In Finland, a group of about 40 protesters stormed the headquarters of public broadcaster YLE on Saturday morning, demanding it withdraw from the song contest because of Israel’s participation.

Several kilometers from the city center at the Malmo Arena, 25 acts — narrowed from 37 entrants by two semifinal runoffs — are due to perform three-minute songs in front of a live audience of thousands and an estimated 180 million viewers around the world.

Tensions and nerves were palpable in the hours before the final. Several artists were absent from the Olympics-style artists’ entrance at the start of the final dress rehearsal, though all but Ireland’s Bambie Thug went on to perform.

The Irish performer issued a statement saying the absence was due to a situation “which I felt needed urgent attention from the EBU” and telling fans: “I hope to see you on the stage later.”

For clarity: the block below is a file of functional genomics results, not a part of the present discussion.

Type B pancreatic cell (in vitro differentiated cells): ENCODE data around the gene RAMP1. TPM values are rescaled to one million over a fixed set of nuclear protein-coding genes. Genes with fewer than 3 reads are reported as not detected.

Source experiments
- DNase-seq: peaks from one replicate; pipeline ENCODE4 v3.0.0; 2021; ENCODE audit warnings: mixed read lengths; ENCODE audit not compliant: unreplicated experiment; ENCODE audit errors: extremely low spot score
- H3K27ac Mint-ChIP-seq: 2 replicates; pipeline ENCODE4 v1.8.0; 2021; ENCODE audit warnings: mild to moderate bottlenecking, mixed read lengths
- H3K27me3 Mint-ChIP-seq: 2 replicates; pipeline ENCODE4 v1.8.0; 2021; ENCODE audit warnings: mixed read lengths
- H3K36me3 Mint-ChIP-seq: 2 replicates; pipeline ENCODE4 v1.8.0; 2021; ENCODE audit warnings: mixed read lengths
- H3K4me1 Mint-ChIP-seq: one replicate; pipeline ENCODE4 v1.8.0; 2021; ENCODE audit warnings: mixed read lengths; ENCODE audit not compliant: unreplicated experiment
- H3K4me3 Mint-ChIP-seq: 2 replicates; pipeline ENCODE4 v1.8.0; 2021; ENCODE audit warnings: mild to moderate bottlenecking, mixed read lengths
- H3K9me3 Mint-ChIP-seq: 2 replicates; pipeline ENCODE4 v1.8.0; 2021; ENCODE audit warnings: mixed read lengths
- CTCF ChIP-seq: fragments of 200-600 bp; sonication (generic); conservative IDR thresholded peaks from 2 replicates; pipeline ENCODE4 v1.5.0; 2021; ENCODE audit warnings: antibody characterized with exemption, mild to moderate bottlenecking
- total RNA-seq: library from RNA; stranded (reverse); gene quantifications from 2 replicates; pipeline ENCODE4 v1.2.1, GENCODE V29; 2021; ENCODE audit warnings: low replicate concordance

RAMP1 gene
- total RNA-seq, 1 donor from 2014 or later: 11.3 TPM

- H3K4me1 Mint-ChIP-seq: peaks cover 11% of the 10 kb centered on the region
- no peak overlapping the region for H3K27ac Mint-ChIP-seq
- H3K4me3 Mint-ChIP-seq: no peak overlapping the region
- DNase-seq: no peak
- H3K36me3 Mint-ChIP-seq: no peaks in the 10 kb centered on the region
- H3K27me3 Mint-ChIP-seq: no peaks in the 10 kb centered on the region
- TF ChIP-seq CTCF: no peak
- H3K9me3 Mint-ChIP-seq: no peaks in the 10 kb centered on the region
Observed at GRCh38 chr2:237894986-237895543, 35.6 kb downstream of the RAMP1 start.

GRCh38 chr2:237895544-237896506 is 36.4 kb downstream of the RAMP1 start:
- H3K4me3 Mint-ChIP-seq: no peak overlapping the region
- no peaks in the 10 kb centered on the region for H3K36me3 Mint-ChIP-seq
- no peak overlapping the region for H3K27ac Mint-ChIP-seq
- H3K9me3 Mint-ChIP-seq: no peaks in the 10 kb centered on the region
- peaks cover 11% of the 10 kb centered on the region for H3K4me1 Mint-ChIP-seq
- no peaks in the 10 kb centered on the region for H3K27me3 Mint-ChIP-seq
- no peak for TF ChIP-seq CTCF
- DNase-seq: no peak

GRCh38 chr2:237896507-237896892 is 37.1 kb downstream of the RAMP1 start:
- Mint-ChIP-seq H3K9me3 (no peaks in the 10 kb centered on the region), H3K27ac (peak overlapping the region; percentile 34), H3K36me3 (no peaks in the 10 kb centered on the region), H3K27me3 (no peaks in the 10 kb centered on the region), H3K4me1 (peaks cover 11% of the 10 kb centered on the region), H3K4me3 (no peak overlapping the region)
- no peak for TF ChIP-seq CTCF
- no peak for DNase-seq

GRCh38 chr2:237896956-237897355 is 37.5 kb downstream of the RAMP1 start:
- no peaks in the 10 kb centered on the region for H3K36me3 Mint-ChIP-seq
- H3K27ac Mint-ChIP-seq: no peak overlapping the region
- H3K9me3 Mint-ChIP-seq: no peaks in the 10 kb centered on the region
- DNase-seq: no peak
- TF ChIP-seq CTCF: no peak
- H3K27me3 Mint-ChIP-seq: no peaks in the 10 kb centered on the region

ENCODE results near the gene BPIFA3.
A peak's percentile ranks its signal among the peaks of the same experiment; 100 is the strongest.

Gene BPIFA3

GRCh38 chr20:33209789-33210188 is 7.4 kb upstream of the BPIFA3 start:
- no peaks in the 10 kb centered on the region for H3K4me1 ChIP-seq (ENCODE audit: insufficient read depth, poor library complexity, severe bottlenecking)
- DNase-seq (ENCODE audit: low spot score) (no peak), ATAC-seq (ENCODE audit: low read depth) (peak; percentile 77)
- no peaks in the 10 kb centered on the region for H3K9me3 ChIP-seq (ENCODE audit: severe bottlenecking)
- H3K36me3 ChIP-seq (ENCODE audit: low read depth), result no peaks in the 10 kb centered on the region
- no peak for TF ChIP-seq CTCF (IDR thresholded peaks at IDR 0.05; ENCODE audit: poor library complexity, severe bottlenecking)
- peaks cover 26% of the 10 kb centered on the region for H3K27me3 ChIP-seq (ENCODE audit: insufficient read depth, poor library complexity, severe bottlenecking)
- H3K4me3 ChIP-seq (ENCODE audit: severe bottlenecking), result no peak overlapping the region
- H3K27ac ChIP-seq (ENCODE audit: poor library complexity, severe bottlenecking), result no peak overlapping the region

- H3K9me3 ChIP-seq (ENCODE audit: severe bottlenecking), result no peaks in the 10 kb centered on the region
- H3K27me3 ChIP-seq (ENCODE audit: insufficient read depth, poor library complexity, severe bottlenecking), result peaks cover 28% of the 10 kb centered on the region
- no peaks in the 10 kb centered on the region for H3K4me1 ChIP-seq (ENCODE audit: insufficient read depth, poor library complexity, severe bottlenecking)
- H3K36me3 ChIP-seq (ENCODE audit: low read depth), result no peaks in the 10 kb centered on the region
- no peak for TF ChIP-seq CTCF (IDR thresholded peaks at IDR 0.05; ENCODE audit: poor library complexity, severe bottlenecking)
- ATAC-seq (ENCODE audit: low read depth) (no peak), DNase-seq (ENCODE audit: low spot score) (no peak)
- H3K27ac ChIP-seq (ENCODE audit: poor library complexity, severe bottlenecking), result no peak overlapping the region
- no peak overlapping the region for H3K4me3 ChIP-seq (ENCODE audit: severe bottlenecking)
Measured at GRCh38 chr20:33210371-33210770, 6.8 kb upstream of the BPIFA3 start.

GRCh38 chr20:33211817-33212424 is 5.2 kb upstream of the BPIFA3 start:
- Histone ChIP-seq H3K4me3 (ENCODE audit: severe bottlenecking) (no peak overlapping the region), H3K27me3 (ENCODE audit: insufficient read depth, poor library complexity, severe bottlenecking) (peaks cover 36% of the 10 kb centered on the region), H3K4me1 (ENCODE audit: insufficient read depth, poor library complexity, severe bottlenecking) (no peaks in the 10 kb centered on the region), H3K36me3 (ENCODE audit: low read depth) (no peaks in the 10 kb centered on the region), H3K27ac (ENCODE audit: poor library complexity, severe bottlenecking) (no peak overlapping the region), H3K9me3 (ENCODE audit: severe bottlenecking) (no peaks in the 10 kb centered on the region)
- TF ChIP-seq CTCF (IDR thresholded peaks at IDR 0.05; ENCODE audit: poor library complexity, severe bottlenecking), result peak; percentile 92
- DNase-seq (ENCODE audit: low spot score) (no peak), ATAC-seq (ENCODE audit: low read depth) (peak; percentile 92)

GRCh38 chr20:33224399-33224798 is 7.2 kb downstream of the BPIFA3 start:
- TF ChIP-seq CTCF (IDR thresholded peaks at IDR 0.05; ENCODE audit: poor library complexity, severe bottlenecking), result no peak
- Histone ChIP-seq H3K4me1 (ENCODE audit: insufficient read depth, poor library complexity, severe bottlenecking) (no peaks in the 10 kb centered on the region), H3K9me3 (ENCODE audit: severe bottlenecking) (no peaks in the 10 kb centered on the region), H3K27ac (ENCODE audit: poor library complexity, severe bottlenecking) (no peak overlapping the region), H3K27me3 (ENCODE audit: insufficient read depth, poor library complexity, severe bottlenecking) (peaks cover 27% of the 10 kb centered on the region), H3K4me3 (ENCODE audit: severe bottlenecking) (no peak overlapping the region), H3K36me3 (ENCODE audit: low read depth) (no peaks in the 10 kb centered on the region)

French singer Slimane cut short his song “Mon Amour” at the dress rehearsal to give a speech urging people to be “united by music, yes — but with love, for peace.”

This year’s Eurovision entries range from emotional to eccentric. They include the goofy 1990s nostalgia of Finland’s Windows95man, who emerges from a giant onstage egg wearing very little clothing. Bambie Thug summons witchy spirits onstage and has brought a scream coach to Malmo, while Spain’s Nebulossa boldly reclaims a term used as a slur on women in “Zorra.”

The favorites include Swiss singer Nemo — who would be the first nonbinary Eurovision winner if their operatic song “The Code” tops the voting — and Croatia’s Baby Lasagna. His song “Rim Tim Tagi Dim” is a rollicking rock number that tackles the issue of young Croatians leaving the country in search of a better life.

Dean Vuletic, an expert on the history of the contest, said that despite the contest’s reputation for disposable bubblegum pop, Eurovision often tackles “political and social issues such as feminism, European integration, gender identity.”

“And I think they’re the very interesting songs to look out for, especially because they’re the most highly ranked by the bookies,” he said.